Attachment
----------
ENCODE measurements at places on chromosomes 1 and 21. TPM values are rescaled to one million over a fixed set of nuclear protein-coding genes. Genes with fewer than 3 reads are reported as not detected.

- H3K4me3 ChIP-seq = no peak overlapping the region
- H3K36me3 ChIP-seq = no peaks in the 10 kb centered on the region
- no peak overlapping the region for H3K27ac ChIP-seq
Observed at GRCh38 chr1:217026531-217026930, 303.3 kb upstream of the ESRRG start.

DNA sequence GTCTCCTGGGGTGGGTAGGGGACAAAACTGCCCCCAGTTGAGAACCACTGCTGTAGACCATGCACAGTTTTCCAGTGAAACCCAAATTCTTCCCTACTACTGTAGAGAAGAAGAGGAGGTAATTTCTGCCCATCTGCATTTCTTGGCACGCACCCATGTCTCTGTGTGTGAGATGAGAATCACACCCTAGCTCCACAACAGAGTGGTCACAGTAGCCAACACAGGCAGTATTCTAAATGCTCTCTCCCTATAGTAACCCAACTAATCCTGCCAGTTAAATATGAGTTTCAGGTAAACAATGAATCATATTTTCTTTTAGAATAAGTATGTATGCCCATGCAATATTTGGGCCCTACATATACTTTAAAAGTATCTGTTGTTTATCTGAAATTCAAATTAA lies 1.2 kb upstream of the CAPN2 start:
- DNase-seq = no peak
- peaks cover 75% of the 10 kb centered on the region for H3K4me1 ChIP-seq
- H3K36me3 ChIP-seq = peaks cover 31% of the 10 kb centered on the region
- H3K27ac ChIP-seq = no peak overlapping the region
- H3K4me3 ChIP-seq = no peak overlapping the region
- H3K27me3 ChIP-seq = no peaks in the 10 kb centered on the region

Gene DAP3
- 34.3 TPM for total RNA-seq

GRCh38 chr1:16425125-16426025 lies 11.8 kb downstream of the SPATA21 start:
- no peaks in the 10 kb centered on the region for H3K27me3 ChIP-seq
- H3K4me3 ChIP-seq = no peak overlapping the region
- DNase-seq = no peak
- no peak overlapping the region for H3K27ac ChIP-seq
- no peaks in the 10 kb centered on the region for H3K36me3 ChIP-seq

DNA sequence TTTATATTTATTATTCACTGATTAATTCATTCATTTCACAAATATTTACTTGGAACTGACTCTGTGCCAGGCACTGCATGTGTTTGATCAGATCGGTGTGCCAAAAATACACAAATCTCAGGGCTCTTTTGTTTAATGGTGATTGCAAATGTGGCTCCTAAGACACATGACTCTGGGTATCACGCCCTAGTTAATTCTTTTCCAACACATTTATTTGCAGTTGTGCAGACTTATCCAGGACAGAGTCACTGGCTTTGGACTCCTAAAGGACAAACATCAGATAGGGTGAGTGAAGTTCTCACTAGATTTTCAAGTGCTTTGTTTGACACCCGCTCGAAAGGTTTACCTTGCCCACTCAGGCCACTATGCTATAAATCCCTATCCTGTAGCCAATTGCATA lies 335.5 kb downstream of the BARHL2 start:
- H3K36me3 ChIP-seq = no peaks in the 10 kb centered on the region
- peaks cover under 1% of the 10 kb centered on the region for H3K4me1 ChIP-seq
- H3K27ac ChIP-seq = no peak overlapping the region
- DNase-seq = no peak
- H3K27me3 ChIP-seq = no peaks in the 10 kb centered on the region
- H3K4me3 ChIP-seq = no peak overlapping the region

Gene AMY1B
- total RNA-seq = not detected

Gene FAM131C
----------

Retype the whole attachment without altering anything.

ENCODE measurements at places on chromosomes 1 and 21. TPM values are rescaled to one million over a fixed set of nuclear protein-coding genes. Genes with fewer than 3 reads are reported as not detected.

- H3K4me3 ChIP-seq = no peak overlapping the region
- H3K36me3 ChIP-seq = no peaks in the 10 kb centered on the region
- no peak overlapping the region for H3K27ac ChIP-seq
Observed at GRCh38 chr1:217026531-217026930, 303.3 kb upstream of the ESRRG start.

DNA sequence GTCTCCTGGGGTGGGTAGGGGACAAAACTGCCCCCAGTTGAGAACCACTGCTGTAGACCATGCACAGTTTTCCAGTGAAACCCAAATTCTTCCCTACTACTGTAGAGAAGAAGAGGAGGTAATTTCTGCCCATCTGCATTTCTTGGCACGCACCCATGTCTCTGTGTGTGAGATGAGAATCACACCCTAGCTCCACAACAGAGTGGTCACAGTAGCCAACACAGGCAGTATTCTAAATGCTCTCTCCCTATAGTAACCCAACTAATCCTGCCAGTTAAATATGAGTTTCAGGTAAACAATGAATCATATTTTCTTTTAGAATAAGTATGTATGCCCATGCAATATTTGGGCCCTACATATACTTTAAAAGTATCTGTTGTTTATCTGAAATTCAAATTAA lies 1.2 kb upstream of the CAPN2 start:
- DNase-seq = no peak
- peaks cover 75% of the 10 kb centered on the region for H3K4me1 ChIP-seq
- H3K36me3 ChIP-seq = peaks cover 31% of the 10 kb centered on the region
- H3K27ac ChIP-seq = no peak overlapping the region
- H3K4me3 ChIP-seq = no peak overlapping the region
- H3K27me3 ChIP-seq = no peaks in the 10 kb centered on the region

Gene DAP3
- 34.3 TPM for total RNA-seq

GRCh38 chr1:16425125-16426025 lies 11.8 kb downstream of the SPATA21 start:
- no peaks in the 10 kb centered on the region for H3K27me3 ChIP-seq
- H3K4me3 ChIP-seq = no peak overlapping the region
- DNase-seq = no peak
- no peak overlapping the region for H3K27ac ChIP-seq
- no peaks in the 10 kb centered on the region for H3K36me3 ChIP-seq

DNA sequence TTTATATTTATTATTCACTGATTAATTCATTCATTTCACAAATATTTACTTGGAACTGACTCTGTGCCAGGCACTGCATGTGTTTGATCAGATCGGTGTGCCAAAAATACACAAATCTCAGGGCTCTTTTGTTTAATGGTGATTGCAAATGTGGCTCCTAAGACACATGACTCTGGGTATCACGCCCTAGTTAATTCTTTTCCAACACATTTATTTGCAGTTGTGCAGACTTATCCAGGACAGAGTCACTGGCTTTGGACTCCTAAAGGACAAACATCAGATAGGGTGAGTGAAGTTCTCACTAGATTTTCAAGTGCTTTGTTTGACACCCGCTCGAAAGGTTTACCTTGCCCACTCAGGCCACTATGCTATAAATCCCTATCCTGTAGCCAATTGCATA lies 335.5 kb downstream of the BARHL2 start:
- H3K36me3 ChIP-seq = no peaks in the 10 kb centered on the region
- peaks cover under 1% of the 10 kb centered on the region for H3K4me1 ChIP-seq
- H3K27ac ChIP-seq = no peak overlapping the region
- DNase-seq = no peak
- H3K27me3 ChIP-seq = no peaks in the 10 kb centered on the region
- H3K4me3 ChIP-seq = no peak overlapping the region

Gene AMY1B
- total RNA-seq = not detected

Gene FAM131C